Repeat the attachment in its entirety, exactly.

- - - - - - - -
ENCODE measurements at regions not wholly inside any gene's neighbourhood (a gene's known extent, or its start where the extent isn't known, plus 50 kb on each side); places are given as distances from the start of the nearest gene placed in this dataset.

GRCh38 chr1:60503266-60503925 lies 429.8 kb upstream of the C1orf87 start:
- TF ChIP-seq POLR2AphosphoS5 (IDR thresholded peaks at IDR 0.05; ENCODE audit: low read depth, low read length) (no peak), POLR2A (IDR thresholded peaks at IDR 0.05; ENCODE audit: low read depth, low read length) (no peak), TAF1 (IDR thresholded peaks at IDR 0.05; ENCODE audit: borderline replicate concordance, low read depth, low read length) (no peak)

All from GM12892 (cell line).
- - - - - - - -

ENCODE measurements at regions not wholly inside any gene's neighbourhood (a gene's known extent, or its start where the extent isn't known, plus 50 kb on each side); places are given as distances from the start of the nearest gene placed in this dataset.

GRCh38 chr1:60503266-60503925 lies 429.8 kb upstream of the C1orf87 start:
- TF ChIP-seq POLR2AphosphoS5 (IDR thresholded peaks at IDR 0.05; ENCODE audit: low read depth, low read length) (no peak), POLR2A (IDR thresholded peaks at IDR 0.05; ENCODE audit: low read depth, low read length) (no peak), TAF1 (IDR thresholded peaks at IDR 0.05; ENCODE audit: borderline replicate concordance, low read depth, low read length) (no peak)

All from GM12892 (cell line).